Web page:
Our approach is guided by past work on indoor Lidar simulation, and nonparameteric sensor modeling. Our datasets for training and test come from off-road sites of real-world interest. We expect our work to impact software development for off-road mobile robots, and add to the understanding of simulation in general.
Alonzo Kelly (Chair)
Peter Corke (Queensland University of Technology)
In recent years, the U.S. educational system has fallen short in training the technology innovators of the future. To do so, we must give students the experience of designing and creating technological artifacts, rather than relegating students to the role of technology consumers, and must provide educators with opportunities and professional development for identifying and supporting their students’ talents. This is especially important for the identification of student talents in computational thinking or engineering design where schools commonly lack educators well versed in those domains. Educational robotics systems are one possible method for providing educators and students with these opportunities.
Our creative robotics program, Arts & Bots, combines craft materials with robotic construction and programming tasks in a manner that encourages complexity such that a wide variety of student talents can surface while permitting integration with non-technical disciplines. This thesis describes our process in developing Arts & Bots as a tool for talent-based learning, which we define as leveraging understanding of a student’s talent areas to encourage and motivate learning. We look at this process and the outcomes of two multi-year Arts & Bots studies: the three year Arts & Bots Pioneers study, where we integrated Arts & Bots into non-technical classes; and the four year Arts & Bots Math-Science Partnership, where we further refined Arts & Bots as a tool for talent identification.
This thesis outlines our development of a teacher training model and case studies of two teacher-designed, Arts & Bots classroom projects. We present a taxonomy for novice-built robots along with other tools which support the identification of engineering design and computational thinking talent by non-technical teachers. Finally we describe our development of a suite of evaluation tools for assessing the outcomes of the Arts & Bots program along with our findings from that evaluation.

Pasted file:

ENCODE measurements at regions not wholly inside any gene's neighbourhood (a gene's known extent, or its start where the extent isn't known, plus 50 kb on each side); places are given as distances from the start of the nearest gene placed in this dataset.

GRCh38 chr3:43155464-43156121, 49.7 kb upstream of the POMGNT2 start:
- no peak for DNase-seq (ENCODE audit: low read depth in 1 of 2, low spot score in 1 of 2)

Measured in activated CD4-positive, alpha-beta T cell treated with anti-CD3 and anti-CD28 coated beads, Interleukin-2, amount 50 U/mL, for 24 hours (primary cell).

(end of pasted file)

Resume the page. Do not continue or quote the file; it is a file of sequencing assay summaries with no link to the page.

Illah Nourbakhsh (Chair)
Mitchel Resnick (MIT Media Lab)
Understanding the temporal dimension of images is a fundamental part of computer vision. Humans are able to interpret how the entities in an image will change over time. However, it has only been relatively recently that researchers have focused on visual forecasting—getting machines to anticipate events in the visual world before they actually happen. This aspect of vision has many practical implications in tasks ranging from human-computer interaction to anomaly detection. In addition, temporal prediction can serve as a task for representation learning, useful for various other recognition problems.
In this thesis, we focus on visual forecasting that is data-driven, self-supervised, and relies on little to no explicit semantic information. Towards this goal, we explore prediction at different timeframes. We first consider predicting instantaneous pixel motion---optical flow. We apply convolutional neural networks to predict optical flow in static images. We then extend this idea to a longer timeframe, generalizing to pixel trajectory prediction in space-time. We incorporate models such as Variational Autoencoders to generate future possible motions in the scene. After this, we consider a mid-level element approach to forecasting. By combining a Markovian reasoning framework with an intermediate representation, we are able to forecast events over longer timescales.
In proposed work, we aim to create a model of visual forecasting that utilizes a structured representation of an image for reasoning. Specifically, instead of directly predicting events in a low-level feature space such as pixels or motion, we forecast events in a higher level representation that is still visually meaningful. This approach confers a number of advantages. It is not restricted by explicit timescales like motion-based approaches, and unlike direct pixel-based approaches predictions are less likely to "fall off" the manifold of the true visual world.
Martial Hebert (Co-chair)
Abhinav Gupta (Co-chair)
David Forsyth (University of Illinois at Urbana-Champaign)